Mars has seasons, like Earth. Mars also has polar ice caps (also like Earth!); one at the North Pole and one at the South Pole. During the winter, when it is coldest, the polar ice cap grows as new ice forms. During the summer, some of the ice goes away, and the ice cap shrinks. This picture shows the polar ice cap at the North Pole of Mars at two different times. The picture on the left was taken during springtime, a little after the winter season. The ice cap grew very large during the winter. It is still pretty big in this picture, though warmer spring temperatures have begun to destroy some of the ice. The picture on the right is from summertime on Mars. There is still some ice, but a lot less than before! Some of the ice in the polar cap is made from water. Water ice stays frozen all year round on Mars. The ice in the picture on the right is water ice. In the winter, a different kind of ice forms when the temperatures get really cold. Carbon dioxide gas from the atmosphere freezes and forms dry ice. The dry ice only forms a thin layer (a meter or two deep), but it covers a very large area. That is why the polar ice cap is so much bigger in the picture on the left. In the summer the dry ice sublimates (turns back into a gas in the atmosphere) as the temperature gets warmer. The ice cap at the South Pole of Mars also shrinks and grows as the seasons change. Earth has ice that grows in the winter and shrinks in the summer, too. On Earth, sea ice around the poles grows in the winter and shrinks back in the summer.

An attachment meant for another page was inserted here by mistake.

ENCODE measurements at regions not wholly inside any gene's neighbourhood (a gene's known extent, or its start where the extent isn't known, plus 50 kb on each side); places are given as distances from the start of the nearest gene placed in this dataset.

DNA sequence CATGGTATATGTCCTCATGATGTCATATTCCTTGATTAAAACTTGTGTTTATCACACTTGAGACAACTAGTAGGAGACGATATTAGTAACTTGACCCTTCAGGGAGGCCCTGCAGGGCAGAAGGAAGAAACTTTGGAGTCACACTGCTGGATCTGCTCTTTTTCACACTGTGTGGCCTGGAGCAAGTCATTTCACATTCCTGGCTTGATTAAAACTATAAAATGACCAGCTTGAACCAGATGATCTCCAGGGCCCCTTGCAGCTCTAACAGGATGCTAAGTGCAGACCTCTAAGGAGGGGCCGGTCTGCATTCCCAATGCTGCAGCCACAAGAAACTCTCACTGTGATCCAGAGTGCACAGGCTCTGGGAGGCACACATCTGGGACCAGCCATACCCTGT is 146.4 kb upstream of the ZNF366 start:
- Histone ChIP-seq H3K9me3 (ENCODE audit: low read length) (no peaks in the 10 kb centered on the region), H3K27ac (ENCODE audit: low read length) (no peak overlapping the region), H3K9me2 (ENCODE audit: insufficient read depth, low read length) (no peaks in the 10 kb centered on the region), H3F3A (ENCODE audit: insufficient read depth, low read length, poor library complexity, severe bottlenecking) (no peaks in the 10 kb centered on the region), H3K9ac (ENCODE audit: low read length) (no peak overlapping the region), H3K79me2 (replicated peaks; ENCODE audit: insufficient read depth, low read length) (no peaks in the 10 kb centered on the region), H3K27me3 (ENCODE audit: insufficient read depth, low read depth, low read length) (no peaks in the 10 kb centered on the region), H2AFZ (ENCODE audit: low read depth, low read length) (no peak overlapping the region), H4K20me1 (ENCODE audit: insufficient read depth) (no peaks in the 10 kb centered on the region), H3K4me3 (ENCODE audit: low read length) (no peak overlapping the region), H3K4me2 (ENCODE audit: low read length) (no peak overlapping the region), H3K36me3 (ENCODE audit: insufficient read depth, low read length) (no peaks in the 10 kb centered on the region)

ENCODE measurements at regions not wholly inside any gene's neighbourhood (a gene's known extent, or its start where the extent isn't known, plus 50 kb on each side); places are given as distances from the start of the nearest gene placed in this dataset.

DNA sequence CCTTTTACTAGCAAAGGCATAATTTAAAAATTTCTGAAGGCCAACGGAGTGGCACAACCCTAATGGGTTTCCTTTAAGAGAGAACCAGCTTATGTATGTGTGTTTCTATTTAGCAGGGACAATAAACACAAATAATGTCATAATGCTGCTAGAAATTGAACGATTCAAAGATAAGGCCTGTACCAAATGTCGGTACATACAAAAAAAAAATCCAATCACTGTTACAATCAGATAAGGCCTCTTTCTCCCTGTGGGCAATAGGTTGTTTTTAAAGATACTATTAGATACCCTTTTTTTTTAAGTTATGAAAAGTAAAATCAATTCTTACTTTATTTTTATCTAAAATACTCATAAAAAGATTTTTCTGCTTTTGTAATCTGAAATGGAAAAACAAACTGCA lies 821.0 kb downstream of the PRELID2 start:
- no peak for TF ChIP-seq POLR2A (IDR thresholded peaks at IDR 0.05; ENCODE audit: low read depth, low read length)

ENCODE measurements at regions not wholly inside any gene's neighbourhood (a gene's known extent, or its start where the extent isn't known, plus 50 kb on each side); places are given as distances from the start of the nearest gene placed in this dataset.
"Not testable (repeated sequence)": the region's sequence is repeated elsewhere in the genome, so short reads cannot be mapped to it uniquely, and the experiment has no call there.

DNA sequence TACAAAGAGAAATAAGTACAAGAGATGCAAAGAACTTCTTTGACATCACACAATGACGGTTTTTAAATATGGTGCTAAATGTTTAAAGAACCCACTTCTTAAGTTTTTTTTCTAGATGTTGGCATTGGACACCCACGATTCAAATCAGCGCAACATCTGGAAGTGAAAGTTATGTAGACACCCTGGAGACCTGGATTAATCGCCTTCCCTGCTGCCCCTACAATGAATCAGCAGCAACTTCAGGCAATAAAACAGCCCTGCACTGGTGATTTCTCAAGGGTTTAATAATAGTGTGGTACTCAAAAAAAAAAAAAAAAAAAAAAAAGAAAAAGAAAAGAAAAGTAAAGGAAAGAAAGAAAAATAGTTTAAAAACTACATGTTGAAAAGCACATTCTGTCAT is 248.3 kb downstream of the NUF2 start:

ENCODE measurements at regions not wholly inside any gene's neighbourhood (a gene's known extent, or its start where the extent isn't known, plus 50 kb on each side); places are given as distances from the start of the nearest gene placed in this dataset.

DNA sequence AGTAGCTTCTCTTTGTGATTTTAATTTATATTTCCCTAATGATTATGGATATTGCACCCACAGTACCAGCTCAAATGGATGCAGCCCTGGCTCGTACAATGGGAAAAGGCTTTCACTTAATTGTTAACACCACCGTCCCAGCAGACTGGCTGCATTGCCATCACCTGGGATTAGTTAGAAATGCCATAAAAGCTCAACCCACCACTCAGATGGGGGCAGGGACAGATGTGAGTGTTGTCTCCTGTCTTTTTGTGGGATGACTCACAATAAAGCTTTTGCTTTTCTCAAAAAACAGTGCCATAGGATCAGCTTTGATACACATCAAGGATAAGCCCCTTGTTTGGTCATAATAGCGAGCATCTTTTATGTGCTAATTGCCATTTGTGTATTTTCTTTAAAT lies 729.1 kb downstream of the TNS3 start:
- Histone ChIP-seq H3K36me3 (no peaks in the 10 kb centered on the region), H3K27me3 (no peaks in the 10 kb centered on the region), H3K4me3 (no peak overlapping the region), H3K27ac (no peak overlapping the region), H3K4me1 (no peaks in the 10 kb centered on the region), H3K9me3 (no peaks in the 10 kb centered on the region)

Image courtesy of NASA/JPL/ Malin Space Science Systems.